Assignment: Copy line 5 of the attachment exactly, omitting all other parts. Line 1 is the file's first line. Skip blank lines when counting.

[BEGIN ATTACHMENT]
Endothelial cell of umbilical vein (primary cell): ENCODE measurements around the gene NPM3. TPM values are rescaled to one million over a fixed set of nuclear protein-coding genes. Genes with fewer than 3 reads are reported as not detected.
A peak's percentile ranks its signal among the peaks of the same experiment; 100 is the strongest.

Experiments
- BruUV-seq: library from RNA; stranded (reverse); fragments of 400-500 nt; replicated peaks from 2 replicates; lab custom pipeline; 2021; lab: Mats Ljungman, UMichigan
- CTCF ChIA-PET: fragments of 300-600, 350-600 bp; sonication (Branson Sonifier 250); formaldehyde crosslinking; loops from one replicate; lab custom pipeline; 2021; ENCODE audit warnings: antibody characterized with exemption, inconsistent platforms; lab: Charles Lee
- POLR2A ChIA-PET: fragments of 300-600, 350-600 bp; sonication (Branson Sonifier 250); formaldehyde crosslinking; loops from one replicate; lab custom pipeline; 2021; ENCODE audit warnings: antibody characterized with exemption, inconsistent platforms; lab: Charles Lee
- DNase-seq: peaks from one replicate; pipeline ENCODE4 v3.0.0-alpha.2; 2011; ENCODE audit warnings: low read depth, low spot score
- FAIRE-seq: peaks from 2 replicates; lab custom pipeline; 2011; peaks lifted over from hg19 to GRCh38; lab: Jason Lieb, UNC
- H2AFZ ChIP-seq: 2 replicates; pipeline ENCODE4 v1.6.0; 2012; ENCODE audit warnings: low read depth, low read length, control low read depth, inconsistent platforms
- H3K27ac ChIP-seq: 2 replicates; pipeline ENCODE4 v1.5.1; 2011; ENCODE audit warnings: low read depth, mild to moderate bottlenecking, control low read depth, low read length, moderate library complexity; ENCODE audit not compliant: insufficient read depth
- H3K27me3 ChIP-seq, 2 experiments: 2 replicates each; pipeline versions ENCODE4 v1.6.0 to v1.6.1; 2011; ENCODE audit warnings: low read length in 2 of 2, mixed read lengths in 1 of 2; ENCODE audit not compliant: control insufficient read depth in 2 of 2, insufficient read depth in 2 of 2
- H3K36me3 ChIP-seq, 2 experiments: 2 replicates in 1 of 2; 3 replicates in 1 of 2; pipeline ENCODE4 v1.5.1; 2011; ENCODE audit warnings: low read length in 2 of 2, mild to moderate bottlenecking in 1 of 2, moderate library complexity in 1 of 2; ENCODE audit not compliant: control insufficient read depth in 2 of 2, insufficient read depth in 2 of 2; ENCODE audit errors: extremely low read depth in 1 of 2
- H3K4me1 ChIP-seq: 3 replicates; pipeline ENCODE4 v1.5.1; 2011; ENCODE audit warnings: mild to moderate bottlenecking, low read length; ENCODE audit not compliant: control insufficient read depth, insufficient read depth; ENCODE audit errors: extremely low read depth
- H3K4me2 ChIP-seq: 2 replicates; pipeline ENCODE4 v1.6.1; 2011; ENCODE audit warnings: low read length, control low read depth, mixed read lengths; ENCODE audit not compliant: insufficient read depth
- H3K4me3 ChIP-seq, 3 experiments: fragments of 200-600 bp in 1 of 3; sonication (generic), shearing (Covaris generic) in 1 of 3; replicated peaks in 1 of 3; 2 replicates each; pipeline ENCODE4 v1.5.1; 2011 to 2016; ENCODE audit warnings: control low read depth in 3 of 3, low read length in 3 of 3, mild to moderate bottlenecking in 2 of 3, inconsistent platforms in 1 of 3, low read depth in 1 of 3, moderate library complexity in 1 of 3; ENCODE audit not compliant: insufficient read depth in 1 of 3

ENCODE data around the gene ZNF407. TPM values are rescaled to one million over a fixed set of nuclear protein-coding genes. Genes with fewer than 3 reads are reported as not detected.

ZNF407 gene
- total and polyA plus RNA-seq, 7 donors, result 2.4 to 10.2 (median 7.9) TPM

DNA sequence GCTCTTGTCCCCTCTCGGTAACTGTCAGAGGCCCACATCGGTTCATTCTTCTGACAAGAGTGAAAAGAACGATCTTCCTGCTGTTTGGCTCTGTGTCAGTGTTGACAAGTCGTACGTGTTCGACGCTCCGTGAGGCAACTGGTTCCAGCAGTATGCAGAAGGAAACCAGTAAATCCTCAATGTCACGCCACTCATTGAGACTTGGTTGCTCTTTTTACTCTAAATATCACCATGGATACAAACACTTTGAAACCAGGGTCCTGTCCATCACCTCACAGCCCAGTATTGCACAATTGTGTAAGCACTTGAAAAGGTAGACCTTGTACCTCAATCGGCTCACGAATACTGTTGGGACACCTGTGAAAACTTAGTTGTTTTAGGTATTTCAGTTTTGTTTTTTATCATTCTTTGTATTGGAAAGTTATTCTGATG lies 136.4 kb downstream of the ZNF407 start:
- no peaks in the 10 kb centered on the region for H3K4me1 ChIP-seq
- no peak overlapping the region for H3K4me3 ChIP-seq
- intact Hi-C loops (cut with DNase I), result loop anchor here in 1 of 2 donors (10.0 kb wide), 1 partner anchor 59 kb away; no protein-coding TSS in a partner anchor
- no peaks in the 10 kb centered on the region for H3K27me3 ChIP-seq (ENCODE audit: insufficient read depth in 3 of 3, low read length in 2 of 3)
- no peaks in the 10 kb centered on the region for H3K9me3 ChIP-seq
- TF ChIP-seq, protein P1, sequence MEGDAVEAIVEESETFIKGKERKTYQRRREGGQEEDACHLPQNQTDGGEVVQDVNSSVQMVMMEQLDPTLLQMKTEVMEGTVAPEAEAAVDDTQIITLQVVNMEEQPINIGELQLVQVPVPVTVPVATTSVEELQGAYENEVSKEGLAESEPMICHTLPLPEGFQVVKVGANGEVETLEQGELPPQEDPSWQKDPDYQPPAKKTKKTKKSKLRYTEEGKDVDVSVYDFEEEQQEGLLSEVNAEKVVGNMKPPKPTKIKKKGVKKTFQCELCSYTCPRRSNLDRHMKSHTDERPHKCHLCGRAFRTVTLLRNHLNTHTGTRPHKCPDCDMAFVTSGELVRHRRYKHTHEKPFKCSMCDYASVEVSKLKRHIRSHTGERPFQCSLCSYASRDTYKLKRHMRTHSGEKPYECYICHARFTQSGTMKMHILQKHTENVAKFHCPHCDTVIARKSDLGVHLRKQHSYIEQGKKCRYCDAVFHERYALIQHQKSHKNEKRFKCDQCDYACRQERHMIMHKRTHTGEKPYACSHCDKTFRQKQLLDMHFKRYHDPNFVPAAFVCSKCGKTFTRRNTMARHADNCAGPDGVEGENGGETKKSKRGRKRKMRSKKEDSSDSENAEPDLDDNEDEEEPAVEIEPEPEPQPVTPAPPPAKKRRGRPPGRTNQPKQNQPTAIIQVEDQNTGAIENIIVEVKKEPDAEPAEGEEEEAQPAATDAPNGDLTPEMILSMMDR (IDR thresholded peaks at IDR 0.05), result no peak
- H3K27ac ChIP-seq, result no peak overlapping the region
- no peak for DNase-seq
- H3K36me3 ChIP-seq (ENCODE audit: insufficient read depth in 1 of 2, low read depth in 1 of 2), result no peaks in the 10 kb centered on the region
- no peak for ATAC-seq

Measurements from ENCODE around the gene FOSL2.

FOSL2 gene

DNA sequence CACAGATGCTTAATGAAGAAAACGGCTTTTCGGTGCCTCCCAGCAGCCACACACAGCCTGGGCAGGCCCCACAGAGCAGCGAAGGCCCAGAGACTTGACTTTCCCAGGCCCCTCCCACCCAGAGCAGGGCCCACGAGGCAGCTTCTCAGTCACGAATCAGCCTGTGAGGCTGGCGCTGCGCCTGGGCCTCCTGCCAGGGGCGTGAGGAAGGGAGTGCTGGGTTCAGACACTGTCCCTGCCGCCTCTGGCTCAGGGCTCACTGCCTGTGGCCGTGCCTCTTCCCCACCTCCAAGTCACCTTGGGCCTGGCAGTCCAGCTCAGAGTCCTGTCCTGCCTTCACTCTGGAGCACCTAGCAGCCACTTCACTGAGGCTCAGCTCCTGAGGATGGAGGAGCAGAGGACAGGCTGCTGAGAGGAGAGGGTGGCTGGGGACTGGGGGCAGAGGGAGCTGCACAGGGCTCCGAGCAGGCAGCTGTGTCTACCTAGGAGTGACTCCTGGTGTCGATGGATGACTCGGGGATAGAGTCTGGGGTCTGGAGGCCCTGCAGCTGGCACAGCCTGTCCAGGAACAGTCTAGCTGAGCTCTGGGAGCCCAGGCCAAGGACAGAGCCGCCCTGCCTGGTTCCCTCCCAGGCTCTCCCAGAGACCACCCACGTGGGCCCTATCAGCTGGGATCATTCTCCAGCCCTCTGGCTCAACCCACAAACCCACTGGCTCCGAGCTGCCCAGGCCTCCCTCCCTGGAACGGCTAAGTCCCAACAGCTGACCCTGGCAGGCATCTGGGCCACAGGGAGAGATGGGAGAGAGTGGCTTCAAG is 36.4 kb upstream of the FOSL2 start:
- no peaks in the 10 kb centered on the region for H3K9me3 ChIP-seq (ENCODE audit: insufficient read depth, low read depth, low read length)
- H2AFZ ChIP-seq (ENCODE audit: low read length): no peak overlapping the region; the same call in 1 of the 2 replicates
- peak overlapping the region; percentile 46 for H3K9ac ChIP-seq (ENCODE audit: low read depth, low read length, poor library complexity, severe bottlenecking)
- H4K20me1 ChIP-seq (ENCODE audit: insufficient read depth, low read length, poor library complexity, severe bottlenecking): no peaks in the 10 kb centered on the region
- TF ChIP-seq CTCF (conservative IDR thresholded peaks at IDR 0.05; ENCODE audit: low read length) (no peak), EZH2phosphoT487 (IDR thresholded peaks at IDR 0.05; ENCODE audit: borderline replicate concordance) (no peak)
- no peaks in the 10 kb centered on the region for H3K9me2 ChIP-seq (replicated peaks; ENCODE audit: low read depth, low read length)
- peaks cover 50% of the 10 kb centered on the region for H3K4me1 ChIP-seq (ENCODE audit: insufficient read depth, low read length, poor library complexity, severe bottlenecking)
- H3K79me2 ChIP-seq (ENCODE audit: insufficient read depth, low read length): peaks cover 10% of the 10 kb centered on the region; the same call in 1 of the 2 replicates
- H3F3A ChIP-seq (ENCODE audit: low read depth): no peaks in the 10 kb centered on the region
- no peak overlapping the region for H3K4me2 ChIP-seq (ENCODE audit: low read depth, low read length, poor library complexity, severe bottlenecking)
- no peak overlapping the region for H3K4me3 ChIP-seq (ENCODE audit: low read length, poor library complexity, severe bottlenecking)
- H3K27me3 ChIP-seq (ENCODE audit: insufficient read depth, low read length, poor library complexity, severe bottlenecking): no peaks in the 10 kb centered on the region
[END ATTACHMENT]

- CTCF ChIA-PET: fragments of 300-600, 350-600 bp; sonication (Branson Sonifier 250); formaldehyde crosslinking; loops from one replicate; lab custom pipeline; 2021; ENCODE audit warnings: antibody characterized with exemption, inconsistent platforms; lab: Charles Lee